Seventeen servicemembers become U.S. citizens in Rome ceremony

Spc. Jenny Elisabeth Haynes of the Southern European Task Force in Vicenza, Italy, holds her naturalization certificate after a naturalization ceremony. Haynes had been a citizen of the Netherlands.


By JASON CHUDY | STARS AND STRIPES Published: April 29, 2005

ROME — Seventeen military members started Thursday morning as citizens of 10 nations in Europe, Africa, Asia, the Caribbean, and Central and South America.

That afternoon, the 16 sailors and one soldier returned as U.S. citizens to their units and commands in Sicily, Sardinia, Naples, Vicenza and Rota, Spain.

The group was sworn in during a ceremony Thursday afternoon at the U.S. Embassy in Rome as family, friends and Marine embassy guards watched. This was the first large citizenship ceremony for military members in Italy since an October 2004 law allowed naturalization ceremonies at overseas embassies, consulates or military bases.

Petty Officer 1st Class John Montero Macalma of Naval Support Activity Naples benefited from the new law.

“It’s time for me to do it,” he said. “With 16 years of [naval] service, that’s a long time not being a citizen.”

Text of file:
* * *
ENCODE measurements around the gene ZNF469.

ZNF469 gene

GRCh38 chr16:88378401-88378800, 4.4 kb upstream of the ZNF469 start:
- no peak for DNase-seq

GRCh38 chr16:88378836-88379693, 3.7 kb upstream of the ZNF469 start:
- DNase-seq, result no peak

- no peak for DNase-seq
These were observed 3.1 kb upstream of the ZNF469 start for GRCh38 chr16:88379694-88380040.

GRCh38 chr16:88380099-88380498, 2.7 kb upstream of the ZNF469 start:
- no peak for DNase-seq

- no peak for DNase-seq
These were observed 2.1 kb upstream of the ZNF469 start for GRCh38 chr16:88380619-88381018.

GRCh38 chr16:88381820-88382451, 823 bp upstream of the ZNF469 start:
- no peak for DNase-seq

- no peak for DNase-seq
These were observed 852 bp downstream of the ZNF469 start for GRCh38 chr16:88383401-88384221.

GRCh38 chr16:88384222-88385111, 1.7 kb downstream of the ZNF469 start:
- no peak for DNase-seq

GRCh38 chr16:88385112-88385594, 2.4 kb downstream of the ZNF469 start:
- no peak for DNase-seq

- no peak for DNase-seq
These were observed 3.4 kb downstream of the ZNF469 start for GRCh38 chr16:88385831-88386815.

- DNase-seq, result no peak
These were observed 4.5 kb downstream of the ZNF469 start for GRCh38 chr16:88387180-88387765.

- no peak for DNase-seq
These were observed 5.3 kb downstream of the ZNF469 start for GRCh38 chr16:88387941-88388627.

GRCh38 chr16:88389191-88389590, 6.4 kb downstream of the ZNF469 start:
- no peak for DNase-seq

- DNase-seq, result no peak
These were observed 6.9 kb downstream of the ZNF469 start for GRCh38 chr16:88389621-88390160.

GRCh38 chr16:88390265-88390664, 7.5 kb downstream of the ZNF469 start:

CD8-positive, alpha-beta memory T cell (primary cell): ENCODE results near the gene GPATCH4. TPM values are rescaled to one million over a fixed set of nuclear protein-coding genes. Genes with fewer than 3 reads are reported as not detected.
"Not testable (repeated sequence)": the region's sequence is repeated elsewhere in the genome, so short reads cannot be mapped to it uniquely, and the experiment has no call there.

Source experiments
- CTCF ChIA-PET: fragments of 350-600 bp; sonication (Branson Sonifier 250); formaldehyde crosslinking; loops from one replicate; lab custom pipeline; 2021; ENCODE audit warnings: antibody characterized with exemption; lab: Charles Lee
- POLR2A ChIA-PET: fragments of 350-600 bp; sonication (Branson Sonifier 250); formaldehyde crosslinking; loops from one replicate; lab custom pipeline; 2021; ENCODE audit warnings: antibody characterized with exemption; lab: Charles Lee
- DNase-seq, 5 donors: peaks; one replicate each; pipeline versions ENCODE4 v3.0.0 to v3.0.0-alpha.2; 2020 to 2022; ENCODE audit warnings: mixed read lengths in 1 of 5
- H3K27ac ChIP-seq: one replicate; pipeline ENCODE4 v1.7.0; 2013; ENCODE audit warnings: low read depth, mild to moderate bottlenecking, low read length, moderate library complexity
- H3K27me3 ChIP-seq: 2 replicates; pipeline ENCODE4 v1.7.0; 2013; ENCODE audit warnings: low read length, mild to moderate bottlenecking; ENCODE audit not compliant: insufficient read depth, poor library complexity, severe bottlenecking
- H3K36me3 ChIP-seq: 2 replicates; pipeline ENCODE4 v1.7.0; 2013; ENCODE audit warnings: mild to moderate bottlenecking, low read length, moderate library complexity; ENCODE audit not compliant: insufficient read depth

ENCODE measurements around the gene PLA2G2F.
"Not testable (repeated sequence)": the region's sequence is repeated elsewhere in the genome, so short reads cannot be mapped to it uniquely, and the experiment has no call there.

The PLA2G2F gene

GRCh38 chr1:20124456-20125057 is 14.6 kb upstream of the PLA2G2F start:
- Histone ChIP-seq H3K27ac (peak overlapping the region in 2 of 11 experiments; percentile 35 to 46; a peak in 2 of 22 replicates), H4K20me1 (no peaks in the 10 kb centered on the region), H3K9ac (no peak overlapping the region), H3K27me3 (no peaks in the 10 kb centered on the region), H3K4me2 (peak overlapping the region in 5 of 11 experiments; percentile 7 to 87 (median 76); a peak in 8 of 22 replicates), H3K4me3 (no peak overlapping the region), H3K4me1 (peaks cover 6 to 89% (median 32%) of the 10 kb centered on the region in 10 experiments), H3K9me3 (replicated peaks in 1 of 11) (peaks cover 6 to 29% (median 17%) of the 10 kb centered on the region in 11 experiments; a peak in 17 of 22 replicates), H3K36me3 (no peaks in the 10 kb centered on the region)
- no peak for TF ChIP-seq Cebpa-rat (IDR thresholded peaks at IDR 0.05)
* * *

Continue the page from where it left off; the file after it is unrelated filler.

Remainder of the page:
Macalma, of the Philippines, was the longest-serving military member earning his citizenship Thursday.

Seaman Benito Bautista of the La Maddalena, Italy-based USS Emory S. Land was one of the newest. With two years of service, the 37-year-old smiled as he recalled a childhood dream that he had long forgotten.

“My mother told me that in Colombia I wanted to join the flota America … which is what we call the U.S. Navy,” he said.

He became a U.S. resident and worked as a limousine driver in New York City. After Sept. 11, 2001, business slowed and Bautista decided that it was time to serve his adopted country.

It was only after he made that decision that his mother told him about his childhood dream.

“It came from my heart,” he said about his decision to enlist, “ever since I was little. I’ve never regretted it.”

Now, his adopted country has become his home, as it has for many military members since an amended Immigration and Nationality Act allowed military members a streamlined process to gain citizenship during a presidential-declared time of conflict.

Before the act was amended, military members could only naturalize while in the United States.

Officials have already done similar naturalization ceremonies in Afghanistan and Iraq and more are planned, said Anne Arries Corsano, deputy district director of the Rome district office for the Department of Homeland Security.

In addition to Thursday’s large event, the department has naturalized 15 individual military members stationed in Italy — all of whom wanted to do so before deploying.

As cake was passed and spumante was poured for the new citizens, they shook hands with the few dozen well-wishers.

“It’s great,” Macalma said. “We’re just sitting here laughing about it, but there’s something in me saying ‘don’t cry, don’t cry.’”

Seventeen military members raise their right hands and read the oath of allegiance to the United States during a naturalization ceremony Thursday. The ceremony, held at the U.S. Embassy in Rome, was the first large ceremony held in Italy for military members.

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